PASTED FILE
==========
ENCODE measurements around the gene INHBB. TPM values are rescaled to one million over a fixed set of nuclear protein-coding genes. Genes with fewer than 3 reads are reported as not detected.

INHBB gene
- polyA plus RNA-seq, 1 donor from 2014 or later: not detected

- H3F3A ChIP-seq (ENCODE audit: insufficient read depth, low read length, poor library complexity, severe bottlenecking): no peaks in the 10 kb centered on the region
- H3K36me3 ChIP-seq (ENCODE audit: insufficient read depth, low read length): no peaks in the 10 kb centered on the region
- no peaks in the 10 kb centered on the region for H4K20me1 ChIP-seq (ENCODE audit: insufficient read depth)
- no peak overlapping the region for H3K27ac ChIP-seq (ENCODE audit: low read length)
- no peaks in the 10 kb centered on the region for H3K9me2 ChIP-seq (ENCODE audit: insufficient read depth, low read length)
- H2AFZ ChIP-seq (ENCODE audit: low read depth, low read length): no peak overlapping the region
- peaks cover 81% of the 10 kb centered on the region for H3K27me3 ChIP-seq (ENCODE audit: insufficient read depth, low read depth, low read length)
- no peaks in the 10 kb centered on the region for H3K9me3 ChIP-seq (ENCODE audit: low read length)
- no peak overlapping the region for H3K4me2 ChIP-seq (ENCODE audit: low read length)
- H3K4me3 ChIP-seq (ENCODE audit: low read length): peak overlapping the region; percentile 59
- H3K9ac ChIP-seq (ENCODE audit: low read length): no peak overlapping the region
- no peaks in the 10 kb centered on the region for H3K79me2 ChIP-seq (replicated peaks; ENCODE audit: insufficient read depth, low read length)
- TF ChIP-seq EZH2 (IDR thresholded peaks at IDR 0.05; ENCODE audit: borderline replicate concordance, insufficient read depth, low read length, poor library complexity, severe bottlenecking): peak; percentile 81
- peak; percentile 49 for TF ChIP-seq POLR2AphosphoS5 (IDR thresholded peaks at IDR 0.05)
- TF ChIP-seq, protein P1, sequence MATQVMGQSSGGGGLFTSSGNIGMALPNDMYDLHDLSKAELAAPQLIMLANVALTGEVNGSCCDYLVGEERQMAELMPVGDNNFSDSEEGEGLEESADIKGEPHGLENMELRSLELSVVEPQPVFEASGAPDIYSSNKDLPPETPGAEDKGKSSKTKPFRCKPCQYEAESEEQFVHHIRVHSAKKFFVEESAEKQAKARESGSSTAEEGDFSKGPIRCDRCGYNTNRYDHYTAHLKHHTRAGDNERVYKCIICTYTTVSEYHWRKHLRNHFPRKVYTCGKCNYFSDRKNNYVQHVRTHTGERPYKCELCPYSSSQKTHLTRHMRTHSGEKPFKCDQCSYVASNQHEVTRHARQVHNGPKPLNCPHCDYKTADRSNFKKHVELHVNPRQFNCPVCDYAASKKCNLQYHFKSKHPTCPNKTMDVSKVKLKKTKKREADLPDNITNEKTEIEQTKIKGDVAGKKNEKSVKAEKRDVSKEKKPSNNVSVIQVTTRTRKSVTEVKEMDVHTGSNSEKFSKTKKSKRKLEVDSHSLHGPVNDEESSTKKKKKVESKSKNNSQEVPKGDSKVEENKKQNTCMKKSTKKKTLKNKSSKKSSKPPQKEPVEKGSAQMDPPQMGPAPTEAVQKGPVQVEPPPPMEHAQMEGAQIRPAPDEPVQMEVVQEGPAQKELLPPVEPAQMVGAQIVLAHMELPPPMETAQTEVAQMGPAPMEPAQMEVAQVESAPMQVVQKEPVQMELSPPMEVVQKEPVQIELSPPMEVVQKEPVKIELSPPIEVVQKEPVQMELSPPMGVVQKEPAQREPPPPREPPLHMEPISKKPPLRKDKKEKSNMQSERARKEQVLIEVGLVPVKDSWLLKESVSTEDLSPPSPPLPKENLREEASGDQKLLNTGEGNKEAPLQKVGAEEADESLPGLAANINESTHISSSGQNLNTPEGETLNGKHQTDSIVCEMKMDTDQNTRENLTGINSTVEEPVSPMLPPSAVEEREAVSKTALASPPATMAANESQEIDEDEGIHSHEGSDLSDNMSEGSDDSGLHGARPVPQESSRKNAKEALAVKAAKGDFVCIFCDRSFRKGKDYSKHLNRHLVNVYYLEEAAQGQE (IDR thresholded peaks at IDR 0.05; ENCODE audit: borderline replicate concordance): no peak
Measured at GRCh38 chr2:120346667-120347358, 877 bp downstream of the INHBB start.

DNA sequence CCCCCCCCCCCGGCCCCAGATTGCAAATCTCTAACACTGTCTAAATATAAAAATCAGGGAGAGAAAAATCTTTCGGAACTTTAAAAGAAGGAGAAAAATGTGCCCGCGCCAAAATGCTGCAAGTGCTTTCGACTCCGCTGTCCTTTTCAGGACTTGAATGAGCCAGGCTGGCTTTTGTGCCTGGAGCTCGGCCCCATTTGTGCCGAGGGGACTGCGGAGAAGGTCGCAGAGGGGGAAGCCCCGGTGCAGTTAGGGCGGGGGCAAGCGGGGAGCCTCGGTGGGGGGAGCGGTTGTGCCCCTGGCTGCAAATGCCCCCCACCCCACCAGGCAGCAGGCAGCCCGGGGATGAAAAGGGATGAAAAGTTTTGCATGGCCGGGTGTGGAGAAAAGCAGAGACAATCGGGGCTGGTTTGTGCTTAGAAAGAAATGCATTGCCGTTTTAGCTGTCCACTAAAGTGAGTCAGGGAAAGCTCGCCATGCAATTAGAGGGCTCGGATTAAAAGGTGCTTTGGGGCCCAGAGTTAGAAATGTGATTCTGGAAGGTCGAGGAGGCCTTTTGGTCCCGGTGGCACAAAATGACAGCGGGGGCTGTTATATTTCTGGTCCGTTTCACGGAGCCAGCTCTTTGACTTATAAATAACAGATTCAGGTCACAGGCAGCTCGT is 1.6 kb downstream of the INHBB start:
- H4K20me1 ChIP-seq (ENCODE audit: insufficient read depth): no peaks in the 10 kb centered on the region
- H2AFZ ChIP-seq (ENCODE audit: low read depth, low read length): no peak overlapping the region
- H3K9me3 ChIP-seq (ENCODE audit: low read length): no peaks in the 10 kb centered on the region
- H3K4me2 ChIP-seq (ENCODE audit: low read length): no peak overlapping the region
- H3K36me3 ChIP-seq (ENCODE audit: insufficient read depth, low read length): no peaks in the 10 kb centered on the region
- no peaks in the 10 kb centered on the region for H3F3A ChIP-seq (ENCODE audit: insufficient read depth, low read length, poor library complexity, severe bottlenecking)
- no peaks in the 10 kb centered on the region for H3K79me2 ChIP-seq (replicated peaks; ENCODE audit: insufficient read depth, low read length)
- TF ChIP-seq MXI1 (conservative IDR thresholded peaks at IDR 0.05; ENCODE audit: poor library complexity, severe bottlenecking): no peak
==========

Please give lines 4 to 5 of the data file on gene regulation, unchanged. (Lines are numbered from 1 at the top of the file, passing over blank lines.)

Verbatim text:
- H3F3A ChIP-seq (ENCODE audit: insufficient read depth, low read length, poor library complexity, severe bottlenecking): no peaks in the 10 kb centered on the region
- H3K36me3 ChIP-seq (ENCODE audit: insufficient read depth, low read length): no peaks in the 10 kb centered on the region